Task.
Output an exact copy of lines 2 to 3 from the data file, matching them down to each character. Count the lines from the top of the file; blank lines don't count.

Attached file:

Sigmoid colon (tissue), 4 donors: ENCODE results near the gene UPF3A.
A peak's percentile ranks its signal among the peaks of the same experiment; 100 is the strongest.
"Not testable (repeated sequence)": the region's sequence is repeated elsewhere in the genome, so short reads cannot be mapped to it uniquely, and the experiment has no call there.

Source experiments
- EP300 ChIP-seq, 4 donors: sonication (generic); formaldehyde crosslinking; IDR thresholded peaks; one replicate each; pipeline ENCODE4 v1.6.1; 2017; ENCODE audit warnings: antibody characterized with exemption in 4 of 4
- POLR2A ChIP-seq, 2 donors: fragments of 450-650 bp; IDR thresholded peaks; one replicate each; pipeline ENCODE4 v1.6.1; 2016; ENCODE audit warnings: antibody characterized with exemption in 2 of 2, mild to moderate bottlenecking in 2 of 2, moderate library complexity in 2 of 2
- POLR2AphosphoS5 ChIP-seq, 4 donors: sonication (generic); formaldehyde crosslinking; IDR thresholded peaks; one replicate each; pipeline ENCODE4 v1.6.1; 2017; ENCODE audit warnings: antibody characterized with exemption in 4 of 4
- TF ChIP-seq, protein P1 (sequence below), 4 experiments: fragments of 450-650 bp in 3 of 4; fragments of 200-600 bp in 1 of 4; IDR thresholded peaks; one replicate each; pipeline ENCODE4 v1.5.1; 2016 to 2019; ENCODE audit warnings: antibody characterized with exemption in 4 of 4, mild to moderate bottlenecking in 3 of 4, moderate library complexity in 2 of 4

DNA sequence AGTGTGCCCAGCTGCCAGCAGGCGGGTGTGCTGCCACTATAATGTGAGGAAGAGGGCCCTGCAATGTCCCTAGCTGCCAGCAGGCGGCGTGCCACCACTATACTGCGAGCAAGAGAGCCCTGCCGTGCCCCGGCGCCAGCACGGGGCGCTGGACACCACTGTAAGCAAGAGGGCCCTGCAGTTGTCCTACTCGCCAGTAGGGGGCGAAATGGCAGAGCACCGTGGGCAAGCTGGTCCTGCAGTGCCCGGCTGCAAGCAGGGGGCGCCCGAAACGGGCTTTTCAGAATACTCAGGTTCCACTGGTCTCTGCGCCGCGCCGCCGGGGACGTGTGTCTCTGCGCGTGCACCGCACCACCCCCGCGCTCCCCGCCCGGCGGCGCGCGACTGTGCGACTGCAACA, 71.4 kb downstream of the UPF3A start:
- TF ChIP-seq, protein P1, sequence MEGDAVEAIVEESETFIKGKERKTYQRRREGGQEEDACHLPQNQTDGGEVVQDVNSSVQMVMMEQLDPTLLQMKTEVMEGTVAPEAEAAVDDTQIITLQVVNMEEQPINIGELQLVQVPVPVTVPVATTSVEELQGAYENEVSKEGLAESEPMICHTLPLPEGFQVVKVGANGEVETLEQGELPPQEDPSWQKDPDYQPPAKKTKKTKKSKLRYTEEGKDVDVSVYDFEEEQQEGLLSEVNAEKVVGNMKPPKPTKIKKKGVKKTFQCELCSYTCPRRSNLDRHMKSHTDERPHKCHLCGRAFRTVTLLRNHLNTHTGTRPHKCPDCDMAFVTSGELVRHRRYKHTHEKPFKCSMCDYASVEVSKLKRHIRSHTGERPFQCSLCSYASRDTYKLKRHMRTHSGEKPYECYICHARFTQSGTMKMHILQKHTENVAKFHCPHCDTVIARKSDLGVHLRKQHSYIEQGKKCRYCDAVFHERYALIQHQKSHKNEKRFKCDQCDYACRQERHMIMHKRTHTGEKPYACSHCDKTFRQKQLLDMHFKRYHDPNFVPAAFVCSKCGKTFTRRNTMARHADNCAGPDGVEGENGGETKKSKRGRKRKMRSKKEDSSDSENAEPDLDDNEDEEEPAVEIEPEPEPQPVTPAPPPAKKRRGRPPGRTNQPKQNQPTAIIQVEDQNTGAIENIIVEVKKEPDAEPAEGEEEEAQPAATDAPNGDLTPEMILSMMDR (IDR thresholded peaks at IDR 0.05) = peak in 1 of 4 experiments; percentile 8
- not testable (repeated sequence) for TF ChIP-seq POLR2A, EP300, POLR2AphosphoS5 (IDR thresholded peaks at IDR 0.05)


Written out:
A peak's percentile ranks its signal among the peaks of the same experiment; 100 is the strongest.
"Not testable (repeated sequence)": the region's sequence is repeated elsewhere in the genome, so short reads cannot be mapped to it uniquely, and the experiment has no call there.